Thursday, December 6, 2012

Thursday Thuds.

I dreamed an artist was showing me a sketchbook of his drawings of a desert.

Showed lots of little pictures of plants and trees, rock formations, grizzled miners.

"That's great," I say.

He shakes his head.

"I think my son got it right."

He pulls out a sheet with a long undulating line at the bottom, a few rocks and trees and a huge sun overhead.

"My six year old is a better artist than I am."


I wonder if the feeling I have inside correlates to the quality of the writing.  I think it does, actually, at least as a first step.  My problem with Nearly Human was that was all from my head and I had to try to add the heart later and I'm not sure it worked.  I can try to add emotion and motivation -- but it will always be a bit shapeless in its arc.

Lesson learned.

For all their faults, Freedy and The Reluctant Wizard at least both come from my heart.

I love the "high concepts" of both Freedy -- Cyberpunk Hobbit, and Nearly Human -- Cthulhu versus Fairy.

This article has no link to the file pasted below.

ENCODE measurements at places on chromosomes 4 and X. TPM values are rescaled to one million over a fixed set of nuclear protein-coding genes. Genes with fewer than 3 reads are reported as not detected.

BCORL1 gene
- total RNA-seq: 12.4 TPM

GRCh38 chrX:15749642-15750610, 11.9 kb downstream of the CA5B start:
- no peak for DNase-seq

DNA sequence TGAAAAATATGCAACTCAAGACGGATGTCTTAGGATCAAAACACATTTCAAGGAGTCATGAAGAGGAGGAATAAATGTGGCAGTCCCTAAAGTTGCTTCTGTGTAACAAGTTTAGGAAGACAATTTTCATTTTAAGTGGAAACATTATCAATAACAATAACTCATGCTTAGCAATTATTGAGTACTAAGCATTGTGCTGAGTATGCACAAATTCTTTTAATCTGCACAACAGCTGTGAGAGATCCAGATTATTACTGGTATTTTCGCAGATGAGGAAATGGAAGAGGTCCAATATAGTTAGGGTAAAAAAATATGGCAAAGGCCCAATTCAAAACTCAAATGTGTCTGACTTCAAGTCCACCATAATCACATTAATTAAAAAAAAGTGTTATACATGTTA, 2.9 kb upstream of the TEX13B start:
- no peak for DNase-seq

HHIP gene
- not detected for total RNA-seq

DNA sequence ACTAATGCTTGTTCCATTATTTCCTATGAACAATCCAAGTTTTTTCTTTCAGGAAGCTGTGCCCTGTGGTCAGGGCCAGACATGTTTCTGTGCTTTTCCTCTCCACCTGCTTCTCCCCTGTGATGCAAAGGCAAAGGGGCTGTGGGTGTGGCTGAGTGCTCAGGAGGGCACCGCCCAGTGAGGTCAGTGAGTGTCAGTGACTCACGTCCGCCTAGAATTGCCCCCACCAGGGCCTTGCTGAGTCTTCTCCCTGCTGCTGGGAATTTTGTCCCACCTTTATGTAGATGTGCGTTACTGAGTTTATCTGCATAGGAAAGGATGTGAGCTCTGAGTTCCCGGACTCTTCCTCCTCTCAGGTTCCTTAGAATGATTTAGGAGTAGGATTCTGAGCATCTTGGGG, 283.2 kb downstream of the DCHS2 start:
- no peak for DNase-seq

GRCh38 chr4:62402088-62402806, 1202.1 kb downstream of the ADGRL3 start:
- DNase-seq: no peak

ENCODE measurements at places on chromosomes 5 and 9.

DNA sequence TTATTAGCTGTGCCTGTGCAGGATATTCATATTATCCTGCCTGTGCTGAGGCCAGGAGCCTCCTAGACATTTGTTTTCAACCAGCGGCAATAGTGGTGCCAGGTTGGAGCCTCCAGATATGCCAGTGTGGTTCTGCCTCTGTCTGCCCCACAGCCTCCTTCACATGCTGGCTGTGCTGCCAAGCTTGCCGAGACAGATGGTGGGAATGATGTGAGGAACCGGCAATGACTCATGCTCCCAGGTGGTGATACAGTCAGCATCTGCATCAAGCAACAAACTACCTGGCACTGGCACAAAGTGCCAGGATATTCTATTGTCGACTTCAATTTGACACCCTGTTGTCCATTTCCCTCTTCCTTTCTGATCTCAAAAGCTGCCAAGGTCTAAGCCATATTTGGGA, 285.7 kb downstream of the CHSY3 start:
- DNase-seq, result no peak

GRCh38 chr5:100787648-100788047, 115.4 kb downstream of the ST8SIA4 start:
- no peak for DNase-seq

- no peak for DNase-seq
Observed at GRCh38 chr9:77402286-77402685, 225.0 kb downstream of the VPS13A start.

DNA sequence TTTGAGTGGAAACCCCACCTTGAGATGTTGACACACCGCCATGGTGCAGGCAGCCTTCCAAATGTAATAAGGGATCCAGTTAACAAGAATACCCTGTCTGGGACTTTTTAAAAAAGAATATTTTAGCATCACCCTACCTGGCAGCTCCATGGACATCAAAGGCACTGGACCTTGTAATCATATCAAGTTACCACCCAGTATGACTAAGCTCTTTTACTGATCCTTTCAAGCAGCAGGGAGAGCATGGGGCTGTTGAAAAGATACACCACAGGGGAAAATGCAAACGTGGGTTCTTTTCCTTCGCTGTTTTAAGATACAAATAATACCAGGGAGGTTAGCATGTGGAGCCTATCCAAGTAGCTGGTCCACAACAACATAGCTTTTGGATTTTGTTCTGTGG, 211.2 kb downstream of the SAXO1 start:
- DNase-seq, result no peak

The Reluctant Wizard is fantasy -- like the kind I used to write.  No "high concept" that I can pull out of it.   Just a story.  I can do those all day long.


Interesting that people want to be Mayor.  Increased duties without increased benefits.  Except to say,  "I was Mayor!'

40 years ago I ran across an old drunk on Bond Street, and me and my friends were probably being less than respectful, because as some point the old drunk shouted,

"I was Mayor of this town!"

Anyway, the desire to run for public office is completely absent in me.  I did it once or twice in high school and embarrassed myself.  I would have been the worse person to vote for...


If nothing else, working the store reminds me of why I couldn't write all those years.  It totally drains me -- even easy, routine days.  Hell, half the time I need another day to decompress.

Writing and clerking are incompatible.  I'm not sure why.

I also get terribly talkative and most of the talk is about writing and much of it sounds egotistical.

Eyes glaze, people edge out the door.  Heh.


I've gotten 10 copies of "How To Tell If Your Cat Is Plotting To Kill You," and sold about half in a short time.

Everyone has the same response, though.  Something along the line of:  "I know my cat is plotting to kill me."

"You know," one customer said to me.  "When people die, dogs will usually at least wait until they're hungry before they start eating you..."

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